These boxwood topiaries were the perfect addition to our front porch because they are versatile for any season. Making my own DIY Topiary Trees with Tiered Boxwood was not only easy but was a fraction of the cost!
What is it about spring that makes everything seem right in the world? Dull hues of winter are quickly replaced by bright blooms and new green growth. No matter the length of my to-do list, this season always gives me a sense of refreshment and renewal.
Whether it is the sight of beautiful flowers, the sound of baby birds or the cool breeze, I have decided that spring is without a doubt my favorite season. I love to reflect this season in our home to bring inside the same fresh feeling of newness and restoration
One of my favorite ways to decorate for Spring is with boxwood balls and topiaries. The bright green gives such a crisp contrast against spring flowers. Boxwood is perfect to use throughout the year as they complement every season’s décor.
My favorite boxwood décor would have to be the two topiaries on my front porch that I included in my post 10 Steps to Affordable Curb Appeal. They were such an easy DIY project and they make such an inviting statement.
I made them at a fraction of the cost of those sold in stores and was able to make them exactly the size I wanted. I have gotten many compliments on these topiaries and they have held up well over the past two years, even in the hot Texas sun.
What You Will Need:
- Faux Boxwood balls
- Long Branches
- ¾ inch dowel rod
- Decorative Pot or Urn
- Aluminum pot – Small enough to fit in the pot/urn upside down
- Hammer and large nail
- Gorilla Glue
Step 1: Go online to find some faux boxwood balls. The dried boxwood is very expensive and not the best option for outside. You can find several faux options online that look very realistic. I purchased mine at Joann’s.com when they had a 40% off sale. I have also seem them at Hobby Lobby and consumercrafts.com.
To make a topiary that is configured like mine, you will need two 8-inch balls and one 10-inch ball but really any sizes will do. This your opportunity to customize your topiaries to the size and style you want!
Step 2: Pick out a decorative pot or urn. Ideally, you will want one that is heavy so that it is not easily blown over.
Step 3: Find some very long straight branches and a ¾” dowel rod. Combined together they will look just like a real boxwood stem. If you can’t find branches, you can also use ¼ inch dowel rods at found at Home Depot. I used branch trimmers to the larger dowel rod to …inches. You can cut your branches about 8 inches shorter than the dowel rod. You don’t want the branches to extend down into the aluminum pot, just the main dowel rod.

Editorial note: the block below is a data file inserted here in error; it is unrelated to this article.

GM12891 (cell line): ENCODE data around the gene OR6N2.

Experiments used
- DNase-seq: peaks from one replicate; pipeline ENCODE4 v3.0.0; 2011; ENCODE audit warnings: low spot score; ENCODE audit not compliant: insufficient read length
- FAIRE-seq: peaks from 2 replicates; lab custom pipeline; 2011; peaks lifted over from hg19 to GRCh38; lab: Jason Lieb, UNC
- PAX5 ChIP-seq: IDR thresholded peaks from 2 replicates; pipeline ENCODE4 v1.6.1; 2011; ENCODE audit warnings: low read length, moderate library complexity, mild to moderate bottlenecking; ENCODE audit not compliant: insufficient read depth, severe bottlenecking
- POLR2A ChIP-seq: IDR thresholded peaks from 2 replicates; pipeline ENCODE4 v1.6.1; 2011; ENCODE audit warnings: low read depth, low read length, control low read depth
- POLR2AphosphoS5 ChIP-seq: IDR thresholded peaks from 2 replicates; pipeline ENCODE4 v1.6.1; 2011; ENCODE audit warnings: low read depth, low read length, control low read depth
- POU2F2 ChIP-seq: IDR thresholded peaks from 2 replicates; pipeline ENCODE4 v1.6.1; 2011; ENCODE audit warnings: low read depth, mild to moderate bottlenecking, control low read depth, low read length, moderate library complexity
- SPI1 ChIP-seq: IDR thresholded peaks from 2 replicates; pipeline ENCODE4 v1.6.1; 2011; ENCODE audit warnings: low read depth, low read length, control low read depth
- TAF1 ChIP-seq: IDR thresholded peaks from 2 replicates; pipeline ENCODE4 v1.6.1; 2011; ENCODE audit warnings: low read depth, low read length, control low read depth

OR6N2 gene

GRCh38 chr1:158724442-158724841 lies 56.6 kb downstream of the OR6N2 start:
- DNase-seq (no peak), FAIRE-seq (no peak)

I then fastened several of branches to the dowel rod with wire to make a large “stem”. This is way more realistic looking than using one big dowel rod. I tied wire around the stem branches underneath where each ball would go so the wire won’t be visible when it is all together. The below picture is a side-view of the stained stem.
Step 4 : Once you have your dowel rods or branches tied together, it is now time to stain. I used a sample can ($2.30) of Behr’s semi-transparent deck stain in chocolate, because it is what I had on hand. You could really use any stain or gel stain. Ideally, you want to paint the stain on and let it be kind of streaky. I let that dry for a couple of days.
Step 5 : In the meantime, take your aluminum bucket and put it upside down in your decorative pot. Use gorilla glue to glue the edges in the pot and let it dry 24 hours.
Step 6 : After the stain has dried, it’s time to make a hole for the trunk of the topiary. I used a large nail and hammer and kept hammering holes until I had one big hole just the size of the set of sticks. You want it to be a tight fit.
Step 7 : When the hole is the right size, squeeze some gorilla glue into the hole so it goes to the bottom of your pot or urn. Stick in the trunk and make sure it is straight. Let that dry 24 hours. The gorilla glue expands and will hold everything in place.
Step 8: Take your boxwood balls and cut some of the net-like interior, just enough so the balls can fit tightly on the step
One of my topiary balls was sliding down the step, so I wired some of that interior netting to the sticks. (You’ll find most of these faux boxwood balls are hollow with an interior plastic netting that all the leaves attach to.)
You are done!
Like I mentioned, boxwood topiaries are great to have around the house because they work for all seasons. I love that they are the one decoration in the house I never have to change out.
Spring reminds me of new life but also consistency. God tells us in Revelation 21:5 that He will make all things new one day. Until then, we have spring’s reminder of the renewal and restoration that comes from only Him.
As God’s all about making things new, He offers us rejuvenation from life’s hardships and worries today. Just as God cares for the birds of the air and the flowers of the field, He personally cares about your every care and concern.
“Cast all your anxiety on Him, for He cares for you.” – 1 Peter 5:7 Although seasons of life change and our lives never seem to calm down, His love never changes. He is our true constant, the one thing we can cling to as a calm in the midst of a storm.
What do you feel is weighing you down? Where are you in need of renewal and a fresh start? Know that He cares for you more than you can possibly fathom and He waits for you to bear all your worries and fears.
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Welcome to Renovated Faith where I share about DIY projects, my faith and everything in between! When I’m not spending time with my family, you will find me redoing furniture in the garage or watering plants in my greenhouse. This blog is about transformation. Anyone can renovate a house but only God can transform our hearts